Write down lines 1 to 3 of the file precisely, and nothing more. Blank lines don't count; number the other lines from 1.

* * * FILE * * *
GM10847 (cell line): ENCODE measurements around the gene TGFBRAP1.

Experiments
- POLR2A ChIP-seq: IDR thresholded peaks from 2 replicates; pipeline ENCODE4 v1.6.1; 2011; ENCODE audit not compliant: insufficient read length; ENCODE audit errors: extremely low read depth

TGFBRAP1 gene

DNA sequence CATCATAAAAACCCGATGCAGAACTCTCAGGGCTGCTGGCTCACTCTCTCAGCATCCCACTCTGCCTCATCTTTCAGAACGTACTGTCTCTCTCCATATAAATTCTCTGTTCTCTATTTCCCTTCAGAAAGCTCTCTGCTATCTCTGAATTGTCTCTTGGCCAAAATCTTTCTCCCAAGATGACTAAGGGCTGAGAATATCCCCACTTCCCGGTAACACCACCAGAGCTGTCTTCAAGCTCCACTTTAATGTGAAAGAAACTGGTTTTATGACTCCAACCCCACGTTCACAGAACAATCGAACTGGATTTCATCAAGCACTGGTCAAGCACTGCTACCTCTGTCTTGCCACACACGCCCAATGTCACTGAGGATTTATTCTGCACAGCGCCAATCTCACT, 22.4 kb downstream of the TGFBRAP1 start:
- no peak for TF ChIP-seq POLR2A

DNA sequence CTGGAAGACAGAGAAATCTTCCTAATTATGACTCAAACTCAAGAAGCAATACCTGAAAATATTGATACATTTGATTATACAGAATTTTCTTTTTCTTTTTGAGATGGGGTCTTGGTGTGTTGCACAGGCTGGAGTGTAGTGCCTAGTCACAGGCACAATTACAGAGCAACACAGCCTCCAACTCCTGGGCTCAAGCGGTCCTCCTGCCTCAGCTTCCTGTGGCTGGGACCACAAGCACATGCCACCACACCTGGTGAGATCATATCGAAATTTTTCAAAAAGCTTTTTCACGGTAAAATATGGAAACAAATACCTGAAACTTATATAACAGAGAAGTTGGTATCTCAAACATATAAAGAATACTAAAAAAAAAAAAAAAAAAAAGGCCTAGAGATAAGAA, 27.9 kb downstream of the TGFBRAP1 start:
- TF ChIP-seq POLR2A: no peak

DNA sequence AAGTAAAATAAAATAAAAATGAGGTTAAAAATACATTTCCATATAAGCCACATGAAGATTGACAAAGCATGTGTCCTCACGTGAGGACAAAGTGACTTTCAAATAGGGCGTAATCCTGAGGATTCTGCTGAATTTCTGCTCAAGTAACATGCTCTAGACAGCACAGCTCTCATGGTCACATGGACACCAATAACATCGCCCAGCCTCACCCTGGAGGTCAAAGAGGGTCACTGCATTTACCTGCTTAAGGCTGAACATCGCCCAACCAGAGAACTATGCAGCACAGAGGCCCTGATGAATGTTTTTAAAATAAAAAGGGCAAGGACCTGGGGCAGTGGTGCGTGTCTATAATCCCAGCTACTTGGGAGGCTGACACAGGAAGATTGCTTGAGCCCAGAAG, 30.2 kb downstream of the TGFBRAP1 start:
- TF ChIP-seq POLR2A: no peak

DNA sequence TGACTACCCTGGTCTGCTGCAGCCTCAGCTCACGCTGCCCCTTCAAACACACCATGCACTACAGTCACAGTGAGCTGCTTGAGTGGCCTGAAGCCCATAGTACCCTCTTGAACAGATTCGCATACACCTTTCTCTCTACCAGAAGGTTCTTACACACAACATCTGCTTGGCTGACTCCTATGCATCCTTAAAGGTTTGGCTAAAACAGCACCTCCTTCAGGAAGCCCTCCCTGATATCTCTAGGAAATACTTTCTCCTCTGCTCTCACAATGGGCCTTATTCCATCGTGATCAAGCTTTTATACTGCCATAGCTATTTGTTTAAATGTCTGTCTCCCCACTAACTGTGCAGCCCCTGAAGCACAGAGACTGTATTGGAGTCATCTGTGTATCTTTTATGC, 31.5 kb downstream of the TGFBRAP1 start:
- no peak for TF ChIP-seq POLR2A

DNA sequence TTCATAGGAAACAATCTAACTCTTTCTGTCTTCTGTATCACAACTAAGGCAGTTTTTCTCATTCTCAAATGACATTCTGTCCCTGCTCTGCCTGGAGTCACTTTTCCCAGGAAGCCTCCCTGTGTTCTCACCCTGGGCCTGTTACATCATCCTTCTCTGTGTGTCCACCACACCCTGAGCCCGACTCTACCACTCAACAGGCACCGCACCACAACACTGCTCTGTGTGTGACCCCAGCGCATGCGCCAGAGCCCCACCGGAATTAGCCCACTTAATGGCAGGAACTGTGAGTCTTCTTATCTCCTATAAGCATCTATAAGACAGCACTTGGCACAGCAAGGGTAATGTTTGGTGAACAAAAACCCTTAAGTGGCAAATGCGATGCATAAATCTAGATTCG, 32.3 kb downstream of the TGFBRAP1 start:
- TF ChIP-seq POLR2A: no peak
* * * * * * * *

GM10847 (cell line): ENCODE measurements around the gene TGFBRAP1.

Experiments
- POLR2A ChIP-seq: IDR thresholded peaks from 2 replicates; pipeline ENCODE4 v1.6.1; 2011; ENCODE audit not compliant: insufficient read length; ENCODE audit errors: extremely low read depth